The study also demonstrated that there are benefits from social media interaction. Those who use social media are more likely to have more friends, more trust in people and more support than those who do not use social media.  But when balanced with the additional stress caused by increased awareness the stress levels in those who use social media balance out with those who don’t.

However women tend to report more stress than men from social media use, but those who use it to communicate with others report less stress than women who do not use social media.

Women who use social media are much more aware and impacted by stressful events in the lives of others and
the number of undesirable events associated with stress is greater in women than men.

When it comes to men there is no difference in stress levels between men who use social media and those who don’t.

So what does this mean? Men collect and process information differently than women, they are not as impacted by learning that a friend is in a stressful situation, nor does sharing information reduce stress in them.  Women are impacted by stress in others and social media can relieve stress in women if they share with it.

I wonder what this knowledge might do in the way of developing new apps or to the strategies of campaigns targeting , what changes to political oline strategies might occur to target women and unlike my male counterparts how they will use it? You might say that it’s stressin’ me out.

Caille Blanc, St. Lucia

The birds wake you in the morning as the sun rises, a soft breeze passes through the shutters and I understand now why there isn’t any glass in the windows. This is the way to wake up in St. Lucia.

We are staying in the southern area of Soufriere, up high on a mountain overlooking the Pitons and the Caribbean. At night when the birds go to sleep you can hear the waves crashing on the rocks far below, during the day when the sun is high the bugs seem to take over the air waves but they haven’t come out of their hiding yet. Our boys are sleeping without misquito nets and haven’t had a bite yet.

The rain comes often in short, light mist and then disappears with the sun drying up everything in a few minutes.

The hummingbirds are everywhere, with gold finches, morning doves and songbirds that I can’t name.

The villa has an Italian/Spanish flare to it, and with the mountains so close it feels a little like Italy and Costa Rica rolled into one.

The gardner comes at 7 a.m. and I can hear his brooms sweeping the leaves off the front step. My son rushes out to help him feed the gold fish in the small fish pond beside the kitchen gazebo. At nine the chef comes to make us breakfast, she prepares dinner leaving it for us to cook. My husband and I like to make dinner together so it works out perfectly.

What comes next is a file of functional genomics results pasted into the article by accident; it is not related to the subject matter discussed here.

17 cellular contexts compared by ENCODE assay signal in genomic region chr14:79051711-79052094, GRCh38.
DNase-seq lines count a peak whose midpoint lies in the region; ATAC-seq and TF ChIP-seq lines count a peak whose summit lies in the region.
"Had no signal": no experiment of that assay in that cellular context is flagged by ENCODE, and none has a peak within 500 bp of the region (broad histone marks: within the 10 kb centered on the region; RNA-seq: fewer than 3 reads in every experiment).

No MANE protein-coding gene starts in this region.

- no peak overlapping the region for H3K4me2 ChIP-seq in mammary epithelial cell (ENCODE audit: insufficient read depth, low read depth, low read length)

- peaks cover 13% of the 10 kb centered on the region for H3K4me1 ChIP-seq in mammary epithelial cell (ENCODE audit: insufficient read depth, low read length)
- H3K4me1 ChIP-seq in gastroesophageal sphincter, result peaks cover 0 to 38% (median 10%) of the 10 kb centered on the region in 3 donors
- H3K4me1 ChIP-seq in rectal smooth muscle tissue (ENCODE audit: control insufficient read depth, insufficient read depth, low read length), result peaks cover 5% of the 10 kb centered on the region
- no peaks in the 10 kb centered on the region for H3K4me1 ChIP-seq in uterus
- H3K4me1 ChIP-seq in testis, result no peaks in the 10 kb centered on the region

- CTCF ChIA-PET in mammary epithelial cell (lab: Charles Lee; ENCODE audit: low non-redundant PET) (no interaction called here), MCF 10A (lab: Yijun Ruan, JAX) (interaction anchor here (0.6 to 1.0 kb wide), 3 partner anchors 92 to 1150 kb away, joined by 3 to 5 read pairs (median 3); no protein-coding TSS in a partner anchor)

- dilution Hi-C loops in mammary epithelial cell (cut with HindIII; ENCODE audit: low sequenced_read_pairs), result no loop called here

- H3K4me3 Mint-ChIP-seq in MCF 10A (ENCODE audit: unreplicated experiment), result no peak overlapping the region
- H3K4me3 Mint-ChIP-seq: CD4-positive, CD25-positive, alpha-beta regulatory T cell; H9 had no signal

Yesterday we walked down the road to the beach, it was hot and beautiful. I dream about building a place like this with our boys in another few years…

If you are planning a vacation this is a beautiful place to relax and you can book it here: http://www.vrbo.com/289848 

What makes a city great?

I doubt anyone could point to just one feature that makes a city a great place to live, instead  a great city depends on thousands of small parts that collectively make it a success or a failure.  Toronto has some terrific features but also some big challenges. We sit beside a huge fresh water lake, but because of our location climate change has a harsh impact on us — from ice storms to floods — and scientists are predicting that extreme weather conditions will increase. Toronto must look for ways to  fortify our city for the weather to come, and for the increase in population that is expected.

But let’s get back to one of the small features that cities around the world are using to improve the quality of life for their residents — Trees. Not only do trees improve air quality, produce oxygen, and combat the greenhouse effect, they cool the streets, conserve energy and save water. Given all the positive impacts of having a large and healthy urban tree canopy (over 50% coverage) where does Toronto sit in comparison to other cities in North America?

Below are the top ten cities in North America and their percentage of tree and bush coverage:

1.     Atlanta -52%

2.     Nashville – 49%

3.     Pittsburg – 42%

4.     Halifax – 41%

5.     Albuquerque – 38%

6.     Washington D.C – 36%

7.     Minneapolis – 34%

8.     Tampa – 32%

9.     Austin – 31%

10.  Portland – 30%

Toronto isn’t even on the list of top ten, but we sit at a measly 26% tree coverage   —  we can and should do better!

_______________________________________

Trees by Joyce Kilmer

I think that I shall never see   
A poem lovely as a tree.   
   
A tree whose hungry mouth is prest   
Against the sweet earth’s flowing breast;   
   
A tree that looks at God all day,
And lifts her leafy arms to pray;   
   
A tree that may in summer wear   
A nest of robins in her hair;   
   
Upon whose bosom snow has lain;   
Who intimately lives with rain. 
   
Poems are made by fools like me,   
But only God can make a tree.

_________________________________________

www.itreetools.org/Canopy/resources/Tree_and_Impervious_Cover_change_in_US_Cities_Nowak_Greenfield.pdf

·http://www.td.com/document/PDF/economics/special/UrbanForestsInCanadianCities.pdf

Costa Rica family getaway under 8K

Do you want rain forest, nature reserves, sun and sand? Then Costa Rica is the land for you, as long as you don’t mind bugs that are the size of small birds.